If one gives an answer before he hears, it is his folly and shame.
One moral perspective claims that the nervous system is causing behavior, while the other claims it is the naturally depraved nature.
Unfortunately, many Christians have chosen to accept secular thinking over Biblical wisdom to discern children’s conduct when humanistic morality is packaged into scientism and given a medically sounding term. Fallenness is not a disease or necessarily a sin.
We have begun to look at mindsets (such as anxiety) as an abnormality or disease instead of a part of our normal fallen condition. These mindsets can certainly be more exposed with physical impairment, but they are sourced in the heart rather than the nervous system.
We have gone so far away from God’s moral system in our society and churches, that we are willing to interpret a child’s outright rebellion—even without any empirical evidence—as “Oppositional Defiant Disorder.”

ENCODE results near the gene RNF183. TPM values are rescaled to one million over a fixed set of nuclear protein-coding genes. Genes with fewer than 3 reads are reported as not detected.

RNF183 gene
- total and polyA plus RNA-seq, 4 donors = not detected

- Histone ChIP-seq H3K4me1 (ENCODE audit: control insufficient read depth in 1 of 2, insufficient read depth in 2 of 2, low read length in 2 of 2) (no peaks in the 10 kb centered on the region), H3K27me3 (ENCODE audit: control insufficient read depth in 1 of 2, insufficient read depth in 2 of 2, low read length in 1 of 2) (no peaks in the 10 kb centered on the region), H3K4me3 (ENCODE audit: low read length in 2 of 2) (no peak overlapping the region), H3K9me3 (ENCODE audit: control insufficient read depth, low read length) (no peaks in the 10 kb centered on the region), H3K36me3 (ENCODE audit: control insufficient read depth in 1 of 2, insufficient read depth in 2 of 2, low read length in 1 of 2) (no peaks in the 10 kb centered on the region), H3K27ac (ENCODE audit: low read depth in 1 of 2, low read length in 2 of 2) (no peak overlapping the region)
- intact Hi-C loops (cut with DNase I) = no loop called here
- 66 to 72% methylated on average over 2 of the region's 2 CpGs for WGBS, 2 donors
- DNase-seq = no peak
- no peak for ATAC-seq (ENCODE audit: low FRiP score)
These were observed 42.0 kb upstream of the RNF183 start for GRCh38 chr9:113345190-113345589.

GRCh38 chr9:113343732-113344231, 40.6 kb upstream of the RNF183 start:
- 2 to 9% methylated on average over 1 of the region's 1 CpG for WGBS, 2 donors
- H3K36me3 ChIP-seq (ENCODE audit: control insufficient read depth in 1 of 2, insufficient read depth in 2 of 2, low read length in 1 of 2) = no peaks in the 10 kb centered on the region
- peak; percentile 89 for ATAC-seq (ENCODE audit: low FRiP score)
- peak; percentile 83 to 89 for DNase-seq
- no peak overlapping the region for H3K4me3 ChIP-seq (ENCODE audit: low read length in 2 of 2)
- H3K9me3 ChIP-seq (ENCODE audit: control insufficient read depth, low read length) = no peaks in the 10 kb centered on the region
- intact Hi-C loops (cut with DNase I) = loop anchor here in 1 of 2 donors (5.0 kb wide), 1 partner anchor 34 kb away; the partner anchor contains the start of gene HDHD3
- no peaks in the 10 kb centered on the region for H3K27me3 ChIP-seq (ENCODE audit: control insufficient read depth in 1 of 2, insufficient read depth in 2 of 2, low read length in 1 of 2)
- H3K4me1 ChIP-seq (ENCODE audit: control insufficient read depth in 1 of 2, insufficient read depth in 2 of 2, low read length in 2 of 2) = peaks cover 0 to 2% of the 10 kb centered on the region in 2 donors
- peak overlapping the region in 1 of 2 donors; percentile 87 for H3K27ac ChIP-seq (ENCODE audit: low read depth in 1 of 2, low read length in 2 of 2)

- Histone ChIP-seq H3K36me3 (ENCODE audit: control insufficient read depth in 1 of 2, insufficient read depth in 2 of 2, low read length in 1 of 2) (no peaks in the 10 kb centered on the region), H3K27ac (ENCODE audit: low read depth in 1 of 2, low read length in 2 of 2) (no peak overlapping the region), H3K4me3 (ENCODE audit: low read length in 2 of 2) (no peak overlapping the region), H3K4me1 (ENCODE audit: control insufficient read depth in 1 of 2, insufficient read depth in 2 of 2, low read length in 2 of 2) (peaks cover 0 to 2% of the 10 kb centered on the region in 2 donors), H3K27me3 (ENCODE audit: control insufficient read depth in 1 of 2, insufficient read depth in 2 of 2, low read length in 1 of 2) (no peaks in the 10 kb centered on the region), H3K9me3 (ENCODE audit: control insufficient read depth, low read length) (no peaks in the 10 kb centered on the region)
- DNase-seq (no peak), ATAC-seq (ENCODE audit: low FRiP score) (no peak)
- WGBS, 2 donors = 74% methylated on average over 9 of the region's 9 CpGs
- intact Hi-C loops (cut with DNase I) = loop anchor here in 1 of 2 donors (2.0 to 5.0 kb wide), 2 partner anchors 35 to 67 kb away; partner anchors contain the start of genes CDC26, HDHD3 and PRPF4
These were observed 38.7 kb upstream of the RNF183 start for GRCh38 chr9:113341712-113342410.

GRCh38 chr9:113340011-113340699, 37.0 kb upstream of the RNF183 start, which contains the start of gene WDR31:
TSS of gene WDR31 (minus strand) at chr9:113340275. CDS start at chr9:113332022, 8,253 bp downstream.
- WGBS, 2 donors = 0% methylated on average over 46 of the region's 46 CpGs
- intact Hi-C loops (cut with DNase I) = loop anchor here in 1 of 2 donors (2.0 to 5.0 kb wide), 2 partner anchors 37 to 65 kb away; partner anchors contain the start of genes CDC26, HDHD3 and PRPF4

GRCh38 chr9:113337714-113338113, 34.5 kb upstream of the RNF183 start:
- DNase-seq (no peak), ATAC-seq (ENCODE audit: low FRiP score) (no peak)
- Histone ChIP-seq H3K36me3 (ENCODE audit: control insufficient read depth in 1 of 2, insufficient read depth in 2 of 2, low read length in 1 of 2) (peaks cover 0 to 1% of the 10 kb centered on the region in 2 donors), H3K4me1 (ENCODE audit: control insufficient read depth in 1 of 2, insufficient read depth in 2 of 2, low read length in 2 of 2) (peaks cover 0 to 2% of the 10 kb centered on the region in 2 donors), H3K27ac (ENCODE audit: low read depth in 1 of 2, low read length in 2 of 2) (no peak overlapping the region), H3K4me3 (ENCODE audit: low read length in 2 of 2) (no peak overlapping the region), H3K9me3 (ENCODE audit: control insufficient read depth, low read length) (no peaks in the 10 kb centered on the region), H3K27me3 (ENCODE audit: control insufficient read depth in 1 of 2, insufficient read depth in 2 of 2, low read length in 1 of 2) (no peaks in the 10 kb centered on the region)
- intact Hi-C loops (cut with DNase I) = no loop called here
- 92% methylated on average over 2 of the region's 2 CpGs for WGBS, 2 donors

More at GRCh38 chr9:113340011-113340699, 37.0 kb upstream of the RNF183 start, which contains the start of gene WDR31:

But not all odd or detrimental behavior can be chalked up to human depravity. There is also human fragility that is responsible for amoral behavior. For example, what about behavior that impairs the child, burdens parents and teachers, and for which the Bible does not declare to be moral issues?
We do not view uncontrollable twitches, sensory processing issues, and neurodegenerative symptoms (to name a few) as moral issues in Scripture. If the Bible does not indicate that particular behavior is moral, then Christians should not legalistically transform these actions into sin.
Autism, for example, is a construct that explains amoral behaviors such as trouble communicating, repetitive behavior, and sensory processing issues; none of which are found to be moral behaviors in Scripture. In contrast, Proverbs discusses throughout a lack of self-control over one’s words as normal foolish behavior. To attempt to medicalize moral behavior into amoral behavior is to deny God’s moral law and reframe anthropology.